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Young farmer with a new project

E.M. Manoj
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This time to address the issues of pepper farmers

indigenous solution:Digol Thomas, a farmer at Arattuthara, near Mananthavady, in Wayanad district, has developed a honeycomb structure with bricks to plant pepper vines.
indigenous solution:Digol Thomas, a farmer at Arattuthara, near Mananthavady, in Wayanad district, has developed a honeycomb structure with bricks to plant pepper vines.

After scripting a success story in precision farming, Digol Thomas, a progressive farmer in Wayanad, has launched an innovative project with the financial assistance of the National Bank for Agriculture and Rural Development (NABARD) and the technical support of the M.S. Swaminathan Research Foundation and the Agriculture Department.

The State government had selected Digol Thomas as the best ‘young farmer’ in 2012. This time Mr. Digol Thomas, an engineering graduate at Arattuthara near Mananthavady in the district, is trying to address the issues of pepper farmers. Dearth of supporting trees after the destruction of the Erithrina Indica, in local parlance Murikku, due to a wasp attack, low productivity, various diseases affecting pepper vines, and paucity of workers are some of the factors affecting the farmers.

Addressing these issues, Mr. Digol has indigenously developed an innovative method of pepper cultivation after consulting agriculture scientists and visiting the farms of progressive pepper farmers for the past two years. As a part of it, he developed a honeycomb structure with bricks measuring two square feet width and seven feet height, to plant pepper vines.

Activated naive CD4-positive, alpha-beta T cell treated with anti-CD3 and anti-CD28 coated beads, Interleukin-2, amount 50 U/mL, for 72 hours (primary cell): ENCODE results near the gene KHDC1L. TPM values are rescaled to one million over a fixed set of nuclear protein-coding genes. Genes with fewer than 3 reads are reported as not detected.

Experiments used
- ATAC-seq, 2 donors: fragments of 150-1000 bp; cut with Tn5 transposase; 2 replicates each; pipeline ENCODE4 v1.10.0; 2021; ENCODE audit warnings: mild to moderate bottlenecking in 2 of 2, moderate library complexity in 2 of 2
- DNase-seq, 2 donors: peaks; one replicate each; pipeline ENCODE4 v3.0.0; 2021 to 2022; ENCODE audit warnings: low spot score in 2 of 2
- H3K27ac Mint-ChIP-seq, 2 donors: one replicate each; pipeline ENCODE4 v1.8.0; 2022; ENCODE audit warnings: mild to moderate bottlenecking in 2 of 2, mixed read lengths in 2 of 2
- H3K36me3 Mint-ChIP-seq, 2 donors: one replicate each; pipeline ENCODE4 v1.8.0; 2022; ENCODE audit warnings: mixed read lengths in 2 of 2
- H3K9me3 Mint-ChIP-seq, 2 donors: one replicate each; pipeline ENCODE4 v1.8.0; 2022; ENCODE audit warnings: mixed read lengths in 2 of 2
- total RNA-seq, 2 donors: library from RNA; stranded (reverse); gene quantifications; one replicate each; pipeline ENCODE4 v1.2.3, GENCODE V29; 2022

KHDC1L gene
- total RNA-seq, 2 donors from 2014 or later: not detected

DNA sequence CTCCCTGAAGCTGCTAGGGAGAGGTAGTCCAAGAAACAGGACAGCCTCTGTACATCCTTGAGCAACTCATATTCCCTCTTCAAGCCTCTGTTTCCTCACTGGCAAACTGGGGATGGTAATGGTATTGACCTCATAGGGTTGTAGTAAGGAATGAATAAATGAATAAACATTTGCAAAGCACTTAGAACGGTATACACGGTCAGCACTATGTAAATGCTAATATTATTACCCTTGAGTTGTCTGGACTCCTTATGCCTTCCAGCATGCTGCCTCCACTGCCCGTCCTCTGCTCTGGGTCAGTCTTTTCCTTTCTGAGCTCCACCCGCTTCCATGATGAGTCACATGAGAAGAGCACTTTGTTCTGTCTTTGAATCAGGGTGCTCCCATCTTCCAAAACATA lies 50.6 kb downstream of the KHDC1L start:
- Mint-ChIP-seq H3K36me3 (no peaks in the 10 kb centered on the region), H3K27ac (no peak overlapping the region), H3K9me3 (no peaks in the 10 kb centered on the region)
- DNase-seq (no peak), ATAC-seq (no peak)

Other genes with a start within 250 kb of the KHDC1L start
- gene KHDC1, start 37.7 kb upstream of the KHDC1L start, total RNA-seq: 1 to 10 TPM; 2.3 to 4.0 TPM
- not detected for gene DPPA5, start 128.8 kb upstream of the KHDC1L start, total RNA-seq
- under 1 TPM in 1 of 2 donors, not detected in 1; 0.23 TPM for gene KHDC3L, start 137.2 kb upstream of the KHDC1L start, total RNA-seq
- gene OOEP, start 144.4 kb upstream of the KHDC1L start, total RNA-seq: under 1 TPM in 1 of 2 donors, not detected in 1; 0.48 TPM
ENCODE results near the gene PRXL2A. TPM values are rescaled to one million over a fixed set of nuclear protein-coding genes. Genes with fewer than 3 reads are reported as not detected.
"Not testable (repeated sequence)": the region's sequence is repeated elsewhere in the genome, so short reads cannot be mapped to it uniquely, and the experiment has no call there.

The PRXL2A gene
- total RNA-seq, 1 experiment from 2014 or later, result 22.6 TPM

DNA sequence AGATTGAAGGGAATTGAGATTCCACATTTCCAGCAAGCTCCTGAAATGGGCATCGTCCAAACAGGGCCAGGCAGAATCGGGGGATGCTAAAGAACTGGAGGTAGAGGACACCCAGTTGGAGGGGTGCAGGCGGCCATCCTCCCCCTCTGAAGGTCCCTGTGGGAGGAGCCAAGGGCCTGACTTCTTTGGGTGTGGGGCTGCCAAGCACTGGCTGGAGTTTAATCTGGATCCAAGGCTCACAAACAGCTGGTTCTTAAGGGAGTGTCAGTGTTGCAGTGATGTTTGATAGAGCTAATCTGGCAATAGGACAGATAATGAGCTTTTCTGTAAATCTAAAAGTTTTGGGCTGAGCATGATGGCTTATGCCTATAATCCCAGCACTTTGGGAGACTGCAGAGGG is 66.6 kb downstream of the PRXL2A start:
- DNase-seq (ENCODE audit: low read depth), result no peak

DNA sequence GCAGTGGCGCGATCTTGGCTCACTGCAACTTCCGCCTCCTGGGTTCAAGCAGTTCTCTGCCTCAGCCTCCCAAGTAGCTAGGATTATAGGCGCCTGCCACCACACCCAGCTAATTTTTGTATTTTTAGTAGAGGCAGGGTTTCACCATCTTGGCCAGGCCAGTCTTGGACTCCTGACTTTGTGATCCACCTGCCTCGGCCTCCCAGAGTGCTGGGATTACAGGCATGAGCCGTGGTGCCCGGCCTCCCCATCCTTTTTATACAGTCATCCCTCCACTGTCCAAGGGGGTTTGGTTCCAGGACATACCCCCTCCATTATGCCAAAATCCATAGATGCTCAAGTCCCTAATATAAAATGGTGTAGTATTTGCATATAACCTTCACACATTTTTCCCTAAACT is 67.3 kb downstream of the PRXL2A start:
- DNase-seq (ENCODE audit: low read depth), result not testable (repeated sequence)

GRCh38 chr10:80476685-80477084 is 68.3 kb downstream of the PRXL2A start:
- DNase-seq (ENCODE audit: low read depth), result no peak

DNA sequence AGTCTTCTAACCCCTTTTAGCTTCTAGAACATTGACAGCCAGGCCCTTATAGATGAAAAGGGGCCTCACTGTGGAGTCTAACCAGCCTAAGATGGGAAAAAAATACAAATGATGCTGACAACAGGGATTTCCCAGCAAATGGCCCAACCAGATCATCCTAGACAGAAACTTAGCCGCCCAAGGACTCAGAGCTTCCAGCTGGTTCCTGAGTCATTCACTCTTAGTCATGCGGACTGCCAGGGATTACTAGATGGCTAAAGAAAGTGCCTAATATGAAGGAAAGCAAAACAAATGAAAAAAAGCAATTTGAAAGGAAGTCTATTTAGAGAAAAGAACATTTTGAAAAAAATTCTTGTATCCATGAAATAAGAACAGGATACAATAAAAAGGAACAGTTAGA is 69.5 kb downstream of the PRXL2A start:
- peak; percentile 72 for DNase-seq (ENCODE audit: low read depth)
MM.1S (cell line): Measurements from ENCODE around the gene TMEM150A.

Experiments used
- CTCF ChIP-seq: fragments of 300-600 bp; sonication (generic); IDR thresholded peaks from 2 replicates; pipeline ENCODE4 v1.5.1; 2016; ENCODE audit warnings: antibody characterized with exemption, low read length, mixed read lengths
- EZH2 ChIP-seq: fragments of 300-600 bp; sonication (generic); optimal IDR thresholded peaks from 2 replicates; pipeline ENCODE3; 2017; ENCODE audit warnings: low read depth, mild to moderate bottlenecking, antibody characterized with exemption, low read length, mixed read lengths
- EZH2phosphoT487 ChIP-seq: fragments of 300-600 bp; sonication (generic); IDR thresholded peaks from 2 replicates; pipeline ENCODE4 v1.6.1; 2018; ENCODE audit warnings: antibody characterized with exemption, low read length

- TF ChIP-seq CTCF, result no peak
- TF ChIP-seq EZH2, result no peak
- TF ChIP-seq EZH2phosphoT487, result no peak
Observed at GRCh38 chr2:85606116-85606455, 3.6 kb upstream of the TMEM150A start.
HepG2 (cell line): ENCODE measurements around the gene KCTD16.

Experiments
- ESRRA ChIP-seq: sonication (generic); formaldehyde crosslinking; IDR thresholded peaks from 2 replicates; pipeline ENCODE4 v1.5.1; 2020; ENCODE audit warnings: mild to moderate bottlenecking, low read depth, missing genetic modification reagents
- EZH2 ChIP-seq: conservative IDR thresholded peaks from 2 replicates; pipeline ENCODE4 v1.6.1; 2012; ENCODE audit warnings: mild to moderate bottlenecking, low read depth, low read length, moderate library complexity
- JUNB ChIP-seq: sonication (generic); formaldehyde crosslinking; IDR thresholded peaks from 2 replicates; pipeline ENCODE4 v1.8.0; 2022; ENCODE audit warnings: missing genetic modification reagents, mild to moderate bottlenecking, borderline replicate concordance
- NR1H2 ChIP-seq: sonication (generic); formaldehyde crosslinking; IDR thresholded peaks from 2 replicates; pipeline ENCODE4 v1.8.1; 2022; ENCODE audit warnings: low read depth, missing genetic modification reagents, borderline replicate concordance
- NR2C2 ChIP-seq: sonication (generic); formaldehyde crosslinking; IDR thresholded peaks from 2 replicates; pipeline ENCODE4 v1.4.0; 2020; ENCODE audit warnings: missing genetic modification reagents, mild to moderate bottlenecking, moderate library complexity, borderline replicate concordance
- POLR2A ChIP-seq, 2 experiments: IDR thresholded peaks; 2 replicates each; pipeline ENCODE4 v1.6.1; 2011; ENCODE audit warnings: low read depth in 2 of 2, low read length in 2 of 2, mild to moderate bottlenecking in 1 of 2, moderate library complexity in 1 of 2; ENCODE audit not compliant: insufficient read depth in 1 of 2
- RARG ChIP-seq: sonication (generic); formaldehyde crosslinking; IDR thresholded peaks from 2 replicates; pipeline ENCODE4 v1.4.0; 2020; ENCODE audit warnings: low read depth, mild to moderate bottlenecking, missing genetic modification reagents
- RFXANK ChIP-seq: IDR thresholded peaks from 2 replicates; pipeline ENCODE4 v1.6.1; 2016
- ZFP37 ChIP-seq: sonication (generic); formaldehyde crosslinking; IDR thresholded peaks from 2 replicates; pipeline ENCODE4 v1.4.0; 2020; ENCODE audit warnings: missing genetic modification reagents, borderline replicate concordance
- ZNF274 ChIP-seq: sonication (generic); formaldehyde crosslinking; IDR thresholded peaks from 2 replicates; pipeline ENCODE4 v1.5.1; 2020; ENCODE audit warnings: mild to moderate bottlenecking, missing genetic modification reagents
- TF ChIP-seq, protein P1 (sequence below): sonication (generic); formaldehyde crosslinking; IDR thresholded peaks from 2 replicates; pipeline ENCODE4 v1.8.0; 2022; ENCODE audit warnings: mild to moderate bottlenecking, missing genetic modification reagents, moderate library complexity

As many as 72 such standards have been constructed on his one-acre rubber plantation for the purpose and each structure cost nearly Rs.4,000. The distance between plant-to-plant and row-to-row is two metres. According to Mr. Digol, fertigation is applied through venturi with the technology of open type precision farming and it will ensure that the fertilizers will get only to the pepper plant evenly.

It is expected that the productivity of pepper can be at least doubled in this method, Mr. Digol says. The traditional farmers usually plant two to three pepper saplings to a supporting tree. But in this method, they can plant up to eight saplings at a time. It will also help to minimise the labour cost during harvest and recurring expenditure to maintain the supporting pole, he says.

Mr. Digol uses top shoots of pepper vines instead of the traditional lateral vines as planting material for an early harvest.

As the pathogens of major diseases affect the pepper vines, he has mulched the treated soil with a plastic film and planted the saplings on it. He planted 12 varieties of pepper vines, including 10 varieties of high yielding and two local varieties. ‘‘We are optimistic of the project and we are anticipating that it will help to set a new methodology for the pepper farming community in the State,’’ N.S. Sajikumar, District Development Manager, NABARD, said.

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